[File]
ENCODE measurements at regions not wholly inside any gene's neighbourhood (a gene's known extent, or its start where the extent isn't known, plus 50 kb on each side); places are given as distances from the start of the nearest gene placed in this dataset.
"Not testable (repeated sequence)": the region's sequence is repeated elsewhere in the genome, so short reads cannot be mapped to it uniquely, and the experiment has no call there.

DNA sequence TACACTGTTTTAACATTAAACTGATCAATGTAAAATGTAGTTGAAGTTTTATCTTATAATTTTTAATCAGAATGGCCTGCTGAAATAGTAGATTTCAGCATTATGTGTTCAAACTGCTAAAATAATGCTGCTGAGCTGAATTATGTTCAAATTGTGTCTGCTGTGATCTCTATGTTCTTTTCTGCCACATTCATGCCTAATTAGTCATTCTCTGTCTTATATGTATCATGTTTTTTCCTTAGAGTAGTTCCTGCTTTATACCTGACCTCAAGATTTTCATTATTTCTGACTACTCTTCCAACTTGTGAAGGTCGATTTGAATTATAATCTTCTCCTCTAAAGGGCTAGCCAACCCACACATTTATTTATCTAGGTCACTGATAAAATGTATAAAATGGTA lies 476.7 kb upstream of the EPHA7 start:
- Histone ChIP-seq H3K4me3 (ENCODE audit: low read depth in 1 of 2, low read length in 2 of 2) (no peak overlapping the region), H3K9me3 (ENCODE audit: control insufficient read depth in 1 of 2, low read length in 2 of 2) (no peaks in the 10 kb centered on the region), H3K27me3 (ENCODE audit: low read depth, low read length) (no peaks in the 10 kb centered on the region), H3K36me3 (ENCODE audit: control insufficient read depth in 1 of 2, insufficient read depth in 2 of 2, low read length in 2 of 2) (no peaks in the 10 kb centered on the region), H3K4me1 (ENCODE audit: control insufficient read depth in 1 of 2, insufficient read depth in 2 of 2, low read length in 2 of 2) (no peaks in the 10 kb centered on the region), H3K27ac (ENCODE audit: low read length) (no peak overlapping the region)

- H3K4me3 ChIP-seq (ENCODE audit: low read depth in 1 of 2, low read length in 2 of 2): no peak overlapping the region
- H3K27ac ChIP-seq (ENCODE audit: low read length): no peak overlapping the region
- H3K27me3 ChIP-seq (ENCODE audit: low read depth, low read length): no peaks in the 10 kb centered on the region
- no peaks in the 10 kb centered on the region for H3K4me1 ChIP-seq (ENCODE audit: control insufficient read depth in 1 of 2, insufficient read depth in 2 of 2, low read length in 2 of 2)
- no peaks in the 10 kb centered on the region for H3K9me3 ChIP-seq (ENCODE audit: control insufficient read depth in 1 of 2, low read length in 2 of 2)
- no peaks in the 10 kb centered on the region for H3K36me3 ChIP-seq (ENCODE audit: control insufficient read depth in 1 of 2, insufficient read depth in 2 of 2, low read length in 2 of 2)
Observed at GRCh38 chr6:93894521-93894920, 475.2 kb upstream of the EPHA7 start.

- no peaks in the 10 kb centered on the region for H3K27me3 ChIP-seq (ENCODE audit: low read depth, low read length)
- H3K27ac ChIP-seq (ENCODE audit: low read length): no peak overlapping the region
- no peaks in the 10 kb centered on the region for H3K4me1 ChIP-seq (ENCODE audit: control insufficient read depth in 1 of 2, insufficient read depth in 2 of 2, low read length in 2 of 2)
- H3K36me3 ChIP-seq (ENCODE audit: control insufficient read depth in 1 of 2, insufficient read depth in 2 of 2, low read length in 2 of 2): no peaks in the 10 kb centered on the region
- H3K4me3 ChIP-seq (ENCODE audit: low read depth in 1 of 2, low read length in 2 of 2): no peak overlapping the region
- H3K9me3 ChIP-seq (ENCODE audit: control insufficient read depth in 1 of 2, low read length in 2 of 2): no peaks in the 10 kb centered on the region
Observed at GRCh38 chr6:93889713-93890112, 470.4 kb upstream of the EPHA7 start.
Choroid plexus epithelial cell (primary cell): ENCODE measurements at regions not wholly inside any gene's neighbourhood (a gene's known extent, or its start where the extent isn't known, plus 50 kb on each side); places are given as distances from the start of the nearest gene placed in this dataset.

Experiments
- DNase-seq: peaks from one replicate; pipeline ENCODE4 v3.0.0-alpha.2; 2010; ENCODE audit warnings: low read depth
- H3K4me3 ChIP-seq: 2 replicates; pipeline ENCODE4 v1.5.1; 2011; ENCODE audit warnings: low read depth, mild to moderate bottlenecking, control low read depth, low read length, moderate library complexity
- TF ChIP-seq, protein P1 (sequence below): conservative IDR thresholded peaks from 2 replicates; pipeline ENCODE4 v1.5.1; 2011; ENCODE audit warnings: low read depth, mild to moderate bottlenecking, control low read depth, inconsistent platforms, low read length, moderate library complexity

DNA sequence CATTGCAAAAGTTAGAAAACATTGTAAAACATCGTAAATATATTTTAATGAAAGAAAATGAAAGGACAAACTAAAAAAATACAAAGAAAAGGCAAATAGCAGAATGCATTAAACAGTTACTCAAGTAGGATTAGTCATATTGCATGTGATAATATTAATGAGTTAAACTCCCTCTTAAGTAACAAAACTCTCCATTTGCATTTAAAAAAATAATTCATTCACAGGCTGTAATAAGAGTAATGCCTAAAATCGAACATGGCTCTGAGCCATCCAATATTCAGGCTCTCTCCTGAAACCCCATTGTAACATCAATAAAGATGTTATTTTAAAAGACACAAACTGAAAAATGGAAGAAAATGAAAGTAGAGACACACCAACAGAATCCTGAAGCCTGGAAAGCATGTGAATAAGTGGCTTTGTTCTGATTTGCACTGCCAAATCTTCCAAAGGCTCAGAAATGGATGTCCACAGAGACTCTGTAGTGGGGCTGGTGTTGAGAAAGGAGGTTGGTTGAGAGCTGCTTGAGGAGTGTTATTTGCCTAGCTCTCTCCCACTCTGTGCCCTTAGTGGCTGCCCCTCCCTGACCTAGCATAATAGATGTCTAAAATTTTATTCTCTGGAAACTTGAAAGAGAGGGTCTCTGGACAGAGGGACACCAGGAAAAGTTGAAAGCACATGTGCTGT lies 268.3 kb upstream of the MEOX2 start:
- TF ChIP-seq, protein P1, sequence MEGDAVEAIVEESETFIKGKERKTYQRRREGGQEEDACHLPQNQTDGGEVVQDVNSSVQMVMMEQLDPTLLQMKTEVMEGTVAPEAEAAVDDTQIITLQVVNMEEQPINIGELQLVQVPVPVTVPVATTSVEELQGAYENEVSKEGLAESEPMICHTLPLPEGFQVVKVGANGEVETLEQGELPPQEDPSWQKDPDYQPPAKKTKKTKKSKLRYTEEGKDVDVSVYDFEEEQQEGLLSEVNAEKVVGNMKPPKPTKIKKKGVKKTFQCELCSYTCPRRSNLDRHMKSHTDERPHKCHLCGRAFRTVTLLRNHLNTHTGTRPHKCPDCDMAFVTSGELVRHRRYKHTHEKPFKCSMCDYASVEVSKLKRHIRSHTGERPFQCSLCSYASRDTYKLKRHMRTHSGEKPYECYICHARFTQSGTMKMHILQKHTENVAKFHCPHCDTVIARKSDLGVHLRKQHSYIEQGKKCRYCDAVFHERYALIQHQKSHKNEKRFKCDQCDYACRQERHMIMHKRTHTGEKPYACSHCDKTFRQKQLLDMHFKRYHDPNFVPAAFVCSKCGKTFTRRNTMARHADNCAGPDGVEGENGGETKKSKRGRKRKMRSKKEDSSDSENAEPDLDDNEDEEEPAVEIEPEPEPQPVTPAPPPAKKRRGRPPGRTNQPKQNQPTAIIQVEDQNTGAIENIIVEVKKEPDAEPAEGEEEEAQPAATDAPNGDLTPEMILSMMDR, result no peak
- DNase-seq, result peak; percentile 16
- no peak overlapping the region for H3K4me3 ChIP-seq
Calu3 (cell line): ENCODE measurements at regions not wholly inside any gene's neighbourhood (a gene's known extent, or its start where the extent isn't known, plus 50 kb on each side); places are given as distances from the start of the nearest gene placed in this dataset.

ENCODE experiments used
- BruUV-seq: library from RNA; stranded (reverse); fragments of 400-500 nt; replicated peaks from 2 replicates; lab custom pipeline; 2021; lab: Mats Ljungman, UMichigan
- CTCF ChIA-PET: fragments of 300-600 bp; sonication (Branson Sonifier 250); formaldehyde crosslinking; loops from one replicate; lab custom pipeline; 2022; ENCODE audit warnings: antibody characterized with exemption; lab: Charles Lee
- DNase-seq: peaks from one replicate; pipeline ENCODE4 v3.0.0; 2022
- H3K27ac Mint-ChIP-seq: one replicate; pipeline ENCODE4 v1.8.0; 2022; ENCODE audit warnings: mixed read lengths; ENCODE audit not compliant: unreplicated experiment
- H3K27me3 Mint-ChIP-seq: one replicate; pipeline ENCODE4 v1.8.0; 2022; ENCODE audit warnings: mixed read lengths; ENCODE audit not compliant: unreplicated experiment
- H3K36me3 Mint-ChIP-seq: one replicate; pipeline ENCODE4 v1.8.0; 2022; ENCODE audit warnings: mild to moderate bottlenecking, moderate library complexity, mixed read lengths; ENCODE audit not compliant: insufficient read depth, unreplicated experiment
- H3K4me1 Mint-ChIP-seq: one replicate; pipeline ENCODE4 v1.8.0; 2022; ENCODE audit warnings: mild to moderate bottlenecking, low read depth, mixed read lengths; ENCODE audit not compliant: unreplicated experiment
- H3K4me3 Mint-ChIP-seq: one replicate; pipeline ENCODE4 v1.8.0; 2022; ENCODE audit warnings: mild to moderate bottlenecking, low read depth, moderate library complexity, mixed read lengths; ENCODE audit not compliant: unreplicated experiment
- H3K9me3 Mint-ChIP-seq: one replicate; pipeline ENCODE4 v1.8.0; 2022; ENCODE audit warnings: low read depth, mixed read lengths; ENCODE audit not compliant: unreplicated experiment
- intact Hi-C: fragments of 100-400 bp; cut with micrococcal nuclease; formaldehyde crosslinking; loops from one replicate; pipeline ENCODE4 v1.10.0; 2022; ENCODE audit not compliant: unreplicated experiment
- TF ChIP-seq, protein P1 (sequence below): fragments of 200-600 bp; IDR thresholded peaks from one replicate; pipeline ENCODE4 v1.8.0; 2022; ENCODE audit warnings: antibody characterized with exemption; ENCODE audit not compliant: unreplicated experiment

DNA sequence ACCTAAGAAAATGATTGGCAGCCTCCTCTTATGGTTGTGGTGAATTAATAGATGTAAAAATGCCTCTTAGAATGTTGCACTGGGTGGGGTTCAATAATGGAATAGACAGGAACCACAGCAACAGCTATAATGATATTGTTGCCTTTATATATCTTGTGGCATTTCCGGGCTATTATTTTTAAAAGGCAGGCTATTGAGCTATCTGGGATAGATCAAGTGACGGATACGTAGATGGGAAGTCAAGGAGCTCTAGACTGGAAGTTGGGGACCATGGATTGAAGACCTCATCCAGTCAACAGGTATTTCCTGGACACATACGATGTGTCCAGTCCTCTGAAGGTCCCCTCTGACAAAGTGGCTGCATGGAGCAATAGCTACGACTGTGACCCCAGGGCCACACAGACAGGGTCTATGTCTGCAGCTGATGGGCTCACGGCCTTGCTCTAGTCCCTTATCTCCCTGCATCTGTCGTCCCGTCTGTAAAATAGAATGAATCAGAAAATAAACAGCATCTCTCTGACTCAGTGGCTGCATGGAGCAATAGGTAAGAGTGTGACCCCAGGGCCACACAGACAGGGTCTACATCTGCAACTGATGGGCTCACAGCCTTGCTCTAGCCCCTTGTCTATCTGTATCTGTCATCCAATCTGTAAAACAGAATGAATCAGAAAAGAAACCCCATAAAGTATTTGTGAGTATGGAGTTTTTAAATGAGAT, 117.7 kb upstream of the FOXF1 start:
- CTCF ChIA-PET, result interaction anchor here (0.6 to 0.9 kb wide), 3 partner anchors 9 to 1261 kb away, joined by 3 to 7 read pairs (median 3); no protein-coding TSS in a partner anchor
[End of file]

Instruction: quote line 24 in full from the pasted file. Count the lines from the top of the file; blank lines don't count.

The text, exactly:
DNA sequence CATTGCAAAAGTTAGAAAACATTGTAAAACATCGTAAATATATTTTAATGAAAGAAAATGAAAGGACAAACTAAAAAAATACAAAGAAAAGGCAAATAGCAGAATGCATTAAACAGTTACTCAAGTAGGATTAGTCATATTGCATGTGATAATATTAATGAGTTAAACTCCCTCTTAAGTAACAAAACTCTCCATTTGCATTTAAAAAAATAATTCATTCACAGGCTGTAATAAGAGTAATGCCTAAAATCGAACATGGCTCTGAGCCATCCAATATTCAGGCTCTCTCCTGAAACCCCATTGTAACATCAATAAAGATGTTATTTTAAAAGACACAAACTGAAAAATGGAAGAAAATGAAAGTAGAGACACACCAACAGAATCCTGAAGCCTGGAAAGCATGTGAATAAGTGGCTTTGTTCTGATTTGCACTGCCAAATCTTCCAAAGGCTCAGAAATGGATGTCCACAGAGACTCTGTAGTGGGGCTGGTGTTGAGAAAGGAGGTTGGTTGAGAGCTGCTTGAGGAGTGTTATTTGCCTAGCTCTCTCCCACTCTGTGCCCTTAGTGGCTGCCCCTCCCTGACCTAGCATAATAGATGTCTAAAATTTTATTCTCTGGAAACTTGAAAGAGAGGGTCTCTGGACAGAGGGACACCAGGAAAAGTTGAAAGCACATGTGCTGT lies 268.3 kb upstream of the MEOX2 start: